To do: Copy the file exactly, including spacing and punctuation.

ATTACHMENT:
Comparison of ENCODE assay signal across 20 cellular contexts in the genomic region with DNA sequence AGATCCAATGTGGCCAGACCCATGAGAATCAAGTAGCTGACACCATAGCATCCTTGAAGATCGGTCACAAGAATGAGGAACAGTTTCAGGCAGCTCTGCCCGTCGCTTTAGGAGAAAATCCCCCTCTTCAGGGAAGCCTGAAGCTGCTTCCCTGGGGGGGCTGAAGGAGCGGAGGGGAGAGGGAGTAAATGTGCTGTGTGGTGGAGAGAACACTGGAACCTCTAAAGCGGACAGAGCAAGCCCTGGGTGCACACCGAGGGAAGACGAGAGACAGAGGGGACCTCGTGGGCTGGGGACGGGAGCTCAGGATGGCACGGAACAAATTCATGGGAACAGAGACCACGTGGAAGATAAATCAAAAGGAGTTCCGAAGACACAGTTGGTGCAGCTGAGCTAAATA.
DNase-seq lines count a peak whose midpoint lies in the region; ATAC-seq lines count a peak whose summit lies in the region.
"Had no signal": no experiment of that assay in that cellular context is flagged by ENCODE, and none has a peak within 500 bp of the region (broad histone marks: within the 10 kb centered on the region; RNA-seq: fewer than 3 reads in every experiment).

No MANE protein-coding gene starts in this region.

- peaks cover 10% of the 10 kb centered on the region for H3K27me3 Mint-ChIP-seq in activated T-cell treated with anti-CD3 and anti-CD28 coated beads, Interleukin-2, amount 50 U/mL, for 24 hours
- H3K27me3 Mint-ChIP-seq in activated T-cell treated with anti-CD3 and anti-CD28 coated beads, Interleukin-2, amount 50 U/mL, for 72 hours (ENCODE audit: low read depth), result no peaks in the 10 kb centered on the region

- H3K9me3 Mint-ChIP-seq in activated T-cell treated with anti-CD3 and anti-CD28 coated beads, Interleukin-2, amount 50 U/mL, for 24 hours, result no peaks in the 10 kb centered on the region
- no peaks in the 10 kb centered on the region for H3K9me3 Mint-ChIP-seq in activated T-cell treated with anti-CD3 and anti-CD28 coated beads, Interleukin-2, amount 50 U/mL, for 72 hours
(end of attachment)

Comparison of ENCODE assay signal across 20 cellular contexts in the genomic region with DNA sequence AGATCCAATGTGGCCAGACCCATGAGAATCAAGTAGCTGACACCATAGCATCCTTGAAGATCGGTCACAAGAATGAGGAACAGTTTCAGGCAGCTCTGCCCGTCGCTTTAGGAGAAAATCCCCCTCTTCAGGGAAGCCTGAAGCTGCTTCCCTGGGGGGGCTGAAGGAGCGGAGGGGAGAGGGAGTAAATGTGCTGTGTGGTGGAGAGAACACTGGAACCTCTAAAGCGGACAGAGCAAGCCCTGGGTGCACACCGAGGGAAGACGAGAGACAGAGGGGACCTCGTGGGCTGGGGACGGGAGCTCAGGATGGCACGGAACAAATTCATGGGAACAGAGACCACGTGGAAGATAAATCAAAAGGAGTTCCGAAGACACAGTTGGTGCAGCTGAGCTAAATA.
DNase-seq lines count a peak whose midpoint lies in the region; ATAC-seq lines count a peak whose summit lies in the region.
"Had no signal": no experiment of that assay in that cellular context is flagged by ENCODE, and none has a peak within 500 bp of the region (broad histone marks: within the 10 kb centered on the region; RNA-seq: fewer than 3 reads in every experiment).

No MANE protein-coding gene starts in this region.

- peaks cover 10% of the 10 kb centered on the region for H3K27me3 Mint-ChIP-seq in activated T-cell treated with anti-CD3 and anti-CD28 coated beads, Interleukin-2, amount 50 U/mL, for 24 hours
- H3K27me3 Mint-ChIP-seq in activated T-cell treated with anti-CD3 and anti-CD28 coated beads, Interleukin-2, amount 50 U/mL, for 72 hours (ENCODE audit: low read depth), result no peaks in the 10 kb centered on the region

- H3K9me3 Mint-ChIP-seq in activated T-cell treated with anti-CD3 and anti-CD28 coated beads, Interleukin-2, amount 50 U/mL, for 24 hours, result no peaks in the 10 kb centered on the region
- no peaks in the 10 kb centered on the region for H3K9me3 Mint-ChIP-seq in activated T-cell treated with anti-CD3 and anti-CD28 coated beads, Interleukin-2, amount 50 U/mL, for 72 hours